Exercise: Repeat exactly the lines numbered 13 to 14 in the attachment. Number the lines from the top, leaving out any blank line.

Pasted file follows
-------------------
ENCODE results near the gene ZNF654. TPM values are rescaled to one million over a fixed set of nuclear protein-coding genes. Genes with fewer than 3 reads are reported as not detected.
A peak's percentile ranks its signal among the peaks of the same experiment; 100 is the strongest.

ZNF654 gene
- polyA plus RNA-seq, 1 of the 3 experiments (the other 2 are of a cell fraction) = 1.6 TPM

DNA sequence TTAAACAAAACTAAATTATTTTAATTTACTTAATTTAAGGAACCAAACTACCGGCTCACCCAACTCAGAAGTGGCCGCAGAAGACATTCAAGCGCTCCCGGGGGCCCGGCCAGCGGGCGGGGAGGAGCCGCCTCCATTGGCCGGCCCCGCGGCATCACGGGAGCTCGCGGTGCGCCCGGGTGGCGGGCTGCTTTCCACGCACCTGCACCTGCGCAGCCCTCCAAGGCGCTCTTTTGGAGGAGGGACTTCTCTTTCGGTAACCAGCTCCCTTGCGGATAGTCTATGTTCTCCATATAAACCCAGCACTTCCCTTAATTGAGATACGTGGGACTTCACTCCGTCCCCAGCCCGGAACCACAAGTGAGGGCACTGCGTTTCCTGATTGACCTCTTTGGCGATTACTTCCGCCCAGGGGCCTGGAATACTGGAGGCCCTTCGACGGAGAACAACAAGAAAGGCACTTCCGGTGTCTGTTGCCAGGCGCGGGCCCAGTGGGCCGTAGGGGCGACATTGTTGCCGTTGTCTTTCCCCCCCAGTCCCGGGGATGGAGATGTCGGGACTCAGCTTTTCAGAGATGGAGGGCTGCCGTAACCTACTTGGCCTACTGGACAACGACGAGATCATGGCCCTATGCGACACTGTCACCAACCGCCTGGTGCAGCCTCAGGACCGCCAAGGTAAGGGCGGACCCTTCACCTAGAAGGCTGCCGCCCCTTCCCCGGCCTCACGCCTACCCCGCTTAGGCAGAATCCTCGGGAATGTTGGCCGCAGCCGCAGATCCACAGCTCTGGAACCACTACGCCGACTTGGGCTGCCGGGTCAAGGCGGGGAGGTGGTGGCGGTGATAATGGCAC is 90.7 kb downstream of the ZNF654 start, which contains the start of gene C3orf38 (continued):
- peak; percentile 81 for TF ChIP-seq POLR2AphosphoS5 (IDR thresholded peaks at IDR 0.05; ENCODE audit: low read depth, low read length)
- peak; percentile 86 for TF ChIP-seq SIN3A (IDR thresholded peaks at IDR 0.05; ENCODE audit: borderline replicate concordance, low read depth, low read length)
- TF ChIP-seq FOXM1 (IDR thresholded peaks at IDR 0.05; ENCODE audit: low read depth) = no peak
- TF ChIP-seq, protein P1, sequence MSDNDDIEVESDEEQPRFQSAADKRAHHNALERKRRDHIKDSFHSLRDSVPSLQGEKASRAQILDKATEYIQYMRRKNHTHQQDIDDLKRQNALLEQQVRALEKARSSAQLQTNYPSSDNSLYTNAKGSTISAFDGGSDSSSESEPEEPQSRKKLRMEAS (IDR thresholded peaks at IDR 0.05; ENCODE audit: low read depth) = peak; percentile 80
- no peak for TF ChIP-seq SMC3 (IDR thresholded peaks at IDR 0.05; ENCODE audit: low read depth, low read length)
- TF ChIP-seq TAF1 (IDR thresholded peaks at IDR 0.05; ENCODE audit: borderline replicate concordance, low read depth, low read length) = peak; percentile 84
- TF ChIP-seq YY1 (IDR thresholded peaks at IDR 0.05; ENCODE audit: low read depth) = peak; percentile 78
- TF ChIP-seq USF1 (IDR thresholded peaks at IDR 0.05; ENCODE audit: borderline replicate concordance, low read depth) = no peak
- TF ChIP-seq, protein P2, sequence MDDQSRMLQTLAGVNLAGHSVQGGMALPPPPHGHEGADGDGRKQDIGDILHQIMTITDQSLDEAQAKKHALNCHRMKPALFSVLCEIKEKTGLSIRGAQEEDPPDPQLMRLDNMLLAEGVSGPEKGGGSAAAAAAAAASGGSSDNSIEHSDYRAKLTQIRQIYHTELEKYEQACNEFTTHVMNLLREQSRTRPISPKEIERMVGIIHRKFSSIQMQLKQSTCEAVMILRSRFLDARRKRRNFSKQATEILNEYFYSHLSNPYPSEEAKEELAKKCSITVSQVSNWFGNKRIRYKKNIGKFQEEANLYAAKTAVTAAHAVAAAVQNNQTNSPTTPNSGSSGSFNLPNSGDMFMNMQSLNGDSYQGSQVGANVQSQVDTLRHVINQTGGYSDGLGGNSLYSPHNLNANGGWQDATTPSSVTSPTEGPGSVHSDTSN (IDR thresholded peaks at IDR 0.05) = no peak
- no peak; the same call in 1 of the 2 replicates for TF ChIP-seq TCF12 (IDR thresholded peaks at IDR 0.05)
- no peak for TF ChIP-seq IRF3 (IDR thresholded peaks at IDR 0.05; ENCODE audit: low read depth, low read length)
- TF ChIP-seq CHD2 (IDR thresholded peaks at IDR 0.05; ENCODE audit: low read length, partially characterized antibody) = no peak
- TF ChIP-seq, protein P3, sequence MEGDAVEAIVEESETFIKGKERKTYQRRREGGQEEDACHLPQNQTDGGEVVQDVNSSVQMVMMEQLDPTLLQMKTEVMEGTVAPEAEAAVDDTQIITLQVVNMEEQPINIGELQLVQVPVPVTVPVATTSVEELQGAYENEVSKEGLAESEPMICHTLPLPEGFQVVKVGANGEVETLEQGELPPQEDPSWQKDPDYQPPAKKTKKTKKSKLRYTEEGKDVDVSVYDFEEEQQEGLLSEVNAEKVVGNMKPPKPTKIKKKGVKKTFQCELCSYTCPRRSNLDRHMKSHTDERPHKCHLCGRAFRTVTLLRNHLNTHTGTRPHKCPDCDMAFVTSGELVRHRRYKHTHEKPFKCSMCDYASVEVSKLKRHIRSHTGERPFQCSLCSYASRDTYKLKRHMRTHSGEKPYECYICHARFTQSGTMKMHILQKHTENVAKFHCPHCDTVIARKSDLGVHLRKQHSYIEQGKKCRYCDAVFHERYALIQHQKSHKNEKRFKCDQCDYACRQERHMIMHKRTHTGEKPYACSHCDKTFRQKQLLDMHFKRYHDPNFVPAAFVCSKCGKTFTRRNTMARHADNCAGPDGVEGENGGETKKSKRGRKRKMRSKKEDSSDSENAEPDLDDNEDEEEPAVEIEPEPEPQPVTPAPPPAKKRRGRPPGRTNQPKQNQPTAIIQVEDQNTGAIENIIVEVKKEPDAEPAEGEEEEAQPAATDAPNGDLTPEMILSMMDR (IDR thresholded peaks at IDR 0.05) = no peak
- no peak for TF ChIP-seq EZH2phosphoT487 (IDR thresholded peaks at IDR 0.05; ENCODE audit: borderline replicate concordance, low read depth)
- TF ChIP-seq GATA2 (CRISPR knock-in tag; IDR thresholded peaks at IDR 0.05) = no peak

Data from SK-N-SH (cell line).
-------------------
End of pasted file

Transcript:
- TF ChIP-seq USF1 (IDR thresholded peaks at IDR 0.05; ENCODE audit: borderline replicate concordance, low read depth) = no peak
- TF ChIP-seq, protein P2, sequence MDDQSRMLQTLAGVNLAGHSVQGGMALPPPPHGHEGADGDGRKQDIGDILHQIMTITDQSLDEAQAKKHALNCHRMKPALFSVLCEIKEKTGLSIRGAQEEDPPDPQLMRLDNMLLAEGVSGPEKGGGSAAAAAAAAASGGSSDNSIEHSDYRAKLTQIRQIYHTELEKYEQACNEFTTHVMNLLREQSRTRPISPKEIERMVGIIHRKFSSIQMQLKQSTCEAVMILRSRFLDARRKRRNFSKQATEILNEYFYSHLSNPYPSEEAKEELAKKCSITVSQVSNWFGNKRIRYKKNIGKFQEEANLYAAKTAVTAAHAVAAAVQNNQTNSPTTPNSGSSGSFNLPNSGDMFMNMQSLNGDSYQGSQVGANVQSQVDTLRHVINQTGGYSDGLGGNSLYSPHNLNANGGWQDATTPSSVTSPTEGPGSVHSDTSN (IDR thresholded peaks at IDR 0.05) = no peak